Flint Residents Could Lose Their Homes For Not Paying Water Bills

NBC affiliate 25News reported Tuesday that more than 8,000 people have received notice from the city that they are "at risk of losing their homes to foreclosure if they don't pay up on their water bills" by May 19.

"And the city called the 8,000 letters "routine" in a statement - though no one got one a year ago, in the aftermath of the lead poisoning crisis", The Washington Post reported.

According to MI news station NBC 25, 8,000 Flint residents have received notices from the city threatening tax liens on their homes if they don't catch up on their water bills.

Many people haven't paid their water bill because of the city's tap water crisis.

Mooney's hope is that the 8,000 tax lien notices will prompt even more people to pay their water bills, which could bring in almost $6 million for the city.

If thousands of residents of Flint, Mich., don't pay their bills for water that still remains undrinkable without the use of a filter, they could be out on the streets. Flint has been struggling financially, a reality that's made dealing with the lead contamination even more hard.

The city of Flint, Michigan declared a state of emergency in December 2015 after the city's water source was found to be contaminated with lead.

Glasgow, 41, was the first of 13 Flint water crisis defendant to agree to a plea deal with prosecutors.

The city has defended their actions, saying that they need the cash.

"While I understand this is the way the law reads, we are in a totally different situation", Mays told the station. Officials also gave people a 65% discount on their water use each month.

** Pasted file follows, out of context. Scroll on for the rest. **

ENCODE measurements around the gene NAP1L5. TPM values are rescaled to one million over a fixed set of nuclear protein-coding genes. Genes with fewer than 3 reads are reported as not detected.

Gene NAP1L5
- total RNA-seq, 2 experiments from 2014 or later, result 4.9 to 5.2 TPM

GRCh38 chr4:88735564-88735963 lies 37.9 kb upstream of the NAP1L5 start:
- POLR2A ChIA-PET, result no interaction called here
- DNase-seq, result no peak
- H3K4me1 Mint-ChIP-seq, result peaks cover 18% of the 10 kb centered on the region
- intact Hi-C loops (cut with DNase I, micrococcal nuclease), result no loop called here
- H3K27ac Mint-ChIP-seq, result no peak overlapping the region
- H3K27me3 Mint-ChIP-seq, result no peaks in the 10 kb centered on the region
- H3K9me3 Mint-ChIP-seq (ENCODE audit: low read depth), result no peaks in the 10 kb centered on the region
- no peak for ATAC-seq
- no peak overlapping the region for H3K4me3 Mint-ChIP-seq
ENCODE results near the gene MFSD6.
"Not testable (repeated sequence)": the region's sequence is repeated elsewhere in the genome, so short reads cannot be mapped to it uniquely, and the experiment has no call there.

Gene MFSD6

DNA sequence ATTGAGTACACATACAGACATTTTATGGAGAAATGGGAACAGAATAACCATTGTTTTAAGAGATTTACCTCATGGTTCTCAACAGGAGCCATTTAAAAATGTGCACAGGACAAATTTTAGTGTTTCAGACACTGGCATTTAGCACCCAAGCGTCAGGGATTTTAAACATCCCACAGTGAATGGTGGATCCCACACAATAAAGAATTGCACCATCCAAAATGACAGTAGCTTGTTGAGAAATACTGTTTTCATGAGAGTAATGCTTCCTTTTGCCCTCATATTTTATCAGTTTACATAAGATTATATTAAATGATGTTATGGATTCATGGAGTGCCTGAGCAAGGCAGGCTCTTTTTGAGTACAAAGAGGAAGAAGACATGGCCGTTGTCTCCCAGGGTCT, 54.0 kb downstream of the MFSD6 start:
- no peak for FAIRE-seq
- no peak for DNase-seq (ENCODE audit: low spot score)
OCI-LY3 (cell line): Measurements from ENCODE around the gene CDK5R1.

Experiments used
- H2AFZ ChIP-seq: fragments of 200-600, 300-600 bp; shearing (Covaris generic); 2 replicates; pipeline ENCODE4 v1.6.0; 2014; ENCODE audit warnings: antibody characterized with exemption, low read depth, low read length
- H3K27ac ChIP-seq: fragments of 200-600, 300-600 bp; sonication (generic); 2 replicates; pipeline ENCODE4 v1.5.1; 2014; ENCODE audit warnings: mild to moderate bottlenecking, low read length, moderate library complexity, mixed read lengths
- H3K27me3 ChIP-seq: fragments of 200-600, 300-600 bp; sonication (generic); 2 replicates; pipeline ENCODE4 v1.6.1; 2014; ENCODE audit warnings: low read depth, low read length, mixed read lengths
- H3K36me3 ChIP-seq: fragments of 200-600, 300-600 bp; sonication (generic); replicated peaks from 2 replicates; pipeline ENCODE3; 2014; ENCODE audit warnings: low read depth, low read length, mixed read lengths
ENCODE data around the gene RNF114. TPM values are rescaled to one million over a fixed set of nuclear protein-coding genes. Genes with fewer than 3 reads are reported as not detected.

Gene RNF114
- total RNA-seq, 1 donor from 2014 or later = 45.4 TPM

Glasgow has said he was pressured by his supervisors to start treating Flint River water in April 2014 despite having too few experienced workers and too little time to prepare at the city's water treatment plant, which had not operated full-time for decades. "It is unfortunate that Governor Snyder ended water credits for Flint families", says Kildee. Its waters proved corrosive enough to break down the lead pipes it traveled through, leaching poison into the city's tap water.

"Flint families should not have to pay for water that they still can not drink, and they certainly should not lose their homes over this ongoing water crisis that was caused by the callous decisions of state government", said Rep. Dan Kildee (D-Mich.), who opposed cutting off relief.

For a period of at least six months, the EPA and MI officials were aware of the poisoning of Flint's water, but did not publicize their concerns.

  • Larry Hoffman